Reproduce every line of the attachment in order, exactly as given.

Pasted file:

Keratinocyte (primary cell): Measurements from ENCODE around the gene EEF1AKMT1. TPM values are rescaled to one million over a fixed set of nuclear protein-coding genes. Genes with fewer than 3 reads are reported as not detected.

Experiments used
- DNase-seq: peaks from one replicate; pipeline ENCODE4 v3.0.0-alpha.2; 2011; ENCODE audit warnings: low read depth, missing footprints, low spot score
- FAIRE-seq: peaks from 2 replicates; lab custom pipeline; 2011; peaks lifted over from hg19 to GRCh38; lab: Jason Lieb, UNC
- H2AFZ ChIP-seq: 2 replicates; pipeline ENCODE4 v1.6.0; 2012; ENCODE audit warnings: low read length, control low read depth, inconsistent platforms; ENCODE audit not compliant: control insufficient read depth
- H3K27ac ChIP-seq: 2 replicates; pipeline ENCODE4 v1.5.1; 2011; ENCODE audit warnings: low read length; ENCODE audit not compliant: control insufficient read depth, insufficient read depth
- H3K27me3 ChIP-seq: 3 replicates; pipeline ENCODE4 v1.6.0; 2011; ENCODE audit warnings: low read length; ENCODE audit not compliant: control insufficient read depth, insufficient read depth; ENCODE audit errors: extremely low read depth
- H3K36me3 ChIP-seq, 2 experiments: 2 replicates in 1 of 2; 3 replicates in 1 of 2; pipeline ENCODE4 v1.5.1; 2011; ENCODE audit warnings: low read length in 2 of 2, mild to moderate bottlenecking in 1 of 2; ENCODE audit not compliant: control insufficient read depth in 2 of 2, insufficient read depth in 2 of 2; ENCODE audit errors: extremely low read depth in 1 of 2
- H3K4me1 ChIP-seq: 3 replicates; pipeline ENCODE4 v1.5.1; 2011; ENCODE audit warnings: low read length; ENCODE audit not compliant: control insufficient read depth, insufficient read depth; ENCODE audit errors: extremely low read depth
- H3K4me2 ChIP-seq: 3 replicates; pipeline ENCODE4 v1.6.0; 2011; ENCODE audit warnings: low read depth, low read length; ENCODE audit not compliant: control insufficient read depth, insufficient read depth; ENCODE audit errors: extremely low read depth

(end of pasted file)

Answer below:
Keratinocyte (primary cell): Measurements from ENCODE around the gene EEF1AKMT1. TPM values are rescaled to one million over a fixed set of nuclear protein-coding genes. Genes with fewer than 3 reads are reported as not detected.

Experiments used
- DNase-seq: peaks from one replicate; pipeline ENCODE4 v3.0.0-alpha.2; 2011; ENCODE audit warnings: low read depth, missing footprints, low spot score
- FAIRE-seq: peaks from 2 replicates; lab custom pipeline; 2011; peaks lifted over from hg19 to GRCh38; lab: Jason Lieb, UNC
- H2AFZ ChIP-seq: 2 replicates; pipeline ENCODE4 v1.6.0; 2012; ENCODE audit warnings: low read length, control low read depth, inconsistent platforms; ENCODE audit not compliant: control insufficient read depth
- H3K27ac ChIP-seq: 2 replicates; pipeline ENCODE4 v1.5.1; 2011; ENCODE audit warnings: low read length; ENCODE audit not compliant: control insufficient read depth, insufficient read depth
- H3K27me3 ChIP-seq: 3 replicates; pipeline ENCODE4 v1.6.0; 2011; ENCODE audit warnings: low read length; ENCODE audit not compliant: control insufficient read depth, insufficient read depth; ENCODE audit errors: extremely low read depth
- H3K36me3 ChIP-seq, 2 experiments: 2 replicates in 1 of 2; 3 replicates in 1 of 2; pipeline ENCODE4 v1.5.1; 2011; ENCODE audit warnings: low read length in 2 of 2, mild to moderate bottlenecking in 1 of 2; ENCODE audit not compliant: control insufficient read depth in 2 of 2, insufficient read depth in 2 of 2; ENCODE audit errors: extremely low read depth in 1 of 2
- H3K4me1 ChIP-seq: 3 replicates; pipeline ENCODE4 v1.5.1; 2011; ENCODE audit warnings: low read length; ENCODE audit not compliant: control insufficient read depth, insufficient read depth; ENCODE audit errors: extremely low read depth
- H3K4me2 ChIP-seq: 3 replicates; pipeline ENCODE4 v1.6.0; 2011; ENCODE audit warnings: low read depth, low read length; ENCODE audit not compliant: control insufficient read depth, insufficient read depth; ENCODE audit errors: extremely low read depth